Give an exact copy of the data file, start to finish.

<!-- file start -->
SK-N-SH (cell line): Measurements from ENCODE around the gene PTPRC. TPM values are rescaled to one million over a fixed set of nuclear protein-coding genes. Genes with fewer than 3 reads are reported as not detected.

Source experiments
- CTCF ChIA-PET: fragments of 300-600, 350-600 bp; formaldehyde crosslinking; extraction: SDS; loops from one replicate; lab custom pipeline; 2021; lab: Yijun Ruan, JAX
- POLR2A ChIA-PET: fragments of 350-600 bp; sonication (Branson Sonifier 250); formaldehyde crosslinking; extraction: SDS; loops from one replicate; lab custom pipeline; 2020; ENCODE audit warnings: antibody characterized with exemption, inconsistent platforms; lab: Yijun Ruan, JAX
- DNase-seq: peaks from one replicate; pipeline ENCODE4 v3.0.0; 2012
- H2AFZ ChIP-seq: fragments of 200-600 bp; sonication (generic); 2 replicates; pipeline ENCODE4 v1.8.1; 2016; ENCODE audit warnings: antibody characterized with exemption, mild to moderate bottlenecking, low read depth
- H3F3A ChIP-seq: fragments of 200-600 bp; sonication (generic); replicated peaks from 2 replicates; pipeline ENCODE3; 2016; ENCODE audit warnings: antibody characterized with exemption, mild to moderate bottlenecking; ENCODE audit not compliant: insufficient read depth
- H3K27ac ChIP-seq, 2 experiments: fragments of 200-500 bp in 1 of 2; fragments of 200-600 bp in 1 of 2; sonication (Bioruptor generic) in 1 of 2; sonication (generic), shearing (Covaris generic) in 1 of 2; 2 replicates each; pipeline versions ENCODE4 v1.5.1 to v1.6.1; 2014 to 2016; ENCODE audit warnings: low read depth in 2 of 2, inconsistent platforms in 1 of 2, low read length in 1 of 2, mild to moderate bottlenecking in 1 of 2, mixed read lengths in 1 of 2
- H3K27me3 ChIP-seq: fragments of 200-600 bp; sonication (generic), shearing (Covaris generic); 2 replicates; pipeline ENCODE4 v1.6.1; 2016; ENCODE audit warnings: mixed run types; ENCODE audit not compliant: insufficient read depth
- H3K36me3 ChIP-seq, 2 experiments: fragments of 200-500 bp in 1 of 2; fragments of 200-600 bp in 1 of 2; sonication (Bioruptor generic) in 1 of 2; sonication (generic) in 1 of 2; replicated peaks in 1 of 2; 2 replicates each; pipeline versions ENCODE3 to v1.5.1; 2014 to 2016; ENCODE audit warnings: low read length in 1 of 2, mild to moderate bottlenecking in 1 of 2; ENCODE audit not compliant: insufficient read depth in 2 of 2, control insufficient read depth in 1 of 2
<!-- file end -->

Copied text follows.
SK-N-SH (cell line): Measurements from ENCODE around the gene PTPRC. TPM values are rescaled to one million over a fixed set of nuclear protein-coding genes. Genes with fewer than 3 reads are reported as not detected.

Source experiments
- CTCF ChIA-PET: fragments of 300-600, 350-600 bp; formaldehyde crosslinking; extraction: SDS; loops from one replicate; lab custom pipeline; 2021; lab: Yijun Ruan, JAX
- POLR2A ChIA-PET: fragments of 350-600 bp; sonication (Branson Sonifier 250); formaldehyde crosslinking; extraction: SDS; loops from one replicate; lab custom pipeline; 2020; ENCODE audit warnings: antibody characterized with exemption, inconsistent platforms; lab: Yijun Ruan, JAX
- DNase-seq: peaks from one replicate; pipeline ENCODE4 v3.0.0; 2012
- H2AFZ ChIP-seq: fragments of 200-600 bp; sonication (generic); 2 replicates; pipeline ENCODE4 v1.8.1; 2016; ENCODE audit warnings: antibody characterized with exemption, mild to moderate bottlenecking, low read depth
- H3F3A ChIP-seq: fragments of 200-600 bp; sonication (generic); replicated peaks from 2 replicates; pipeline ENCODE3; 2016; ENCODE audit warnings: antibody characterized with exemption, mild to moderate bottlenecking; ENCODE audit not compliant: insufficient read depth
- H3K27ac ChIP-seq, 2 experiments: fragments of 200-500 bp in 1 of 2; fragments of 200-600 bp in 1 of 2; sonication (Bioruptor generic) in 1 of 2; sonication (generic), shearing (Covaris generic) in 1 of 2; 2 replicates each; pipeline versions ENCODE4 v1.5.1 to v1.6.1; 2014 to 2016; ENCODE audit warnings: low read depth in 2 of 2, inconsistent platforms in 1 of 2, low read length in 1 of 2, mild to moderate bottlenecking in 1 of 2, mixed read lengths in 1 of 2
- H3K27me3 ChIP-seq: fragments of 200-600 bp; sonication (generic), shearing (Covaris generic); 2 replicates; pipeline ENCODE4 v1.6.1; 2016; ENCODE audit warnings: mixed run types; ENCODE audit not compliant: insufficient read depth
- H3K36me3 ChIP-seq, 2 experiments: fragments of 200-500 bp in 1 of 2; fragments of 200-600 bp in 1 of 2; sonication (Bioruptor generic) in 1 of 2; sonication (generic) in 1 of 2; replicated peaks in 1 of 2; 2 replicates each; pipeline versions ENCODE3 to v1.5.1; 2014 to 2016; ENCODE audit warnings: low read length in 1 of 2, mild to moderate bottlenecking in 1 of 2; ENCODE audit not compliant: insufficient read depth in 2 of 2, control insufficient read depth in 1 of 2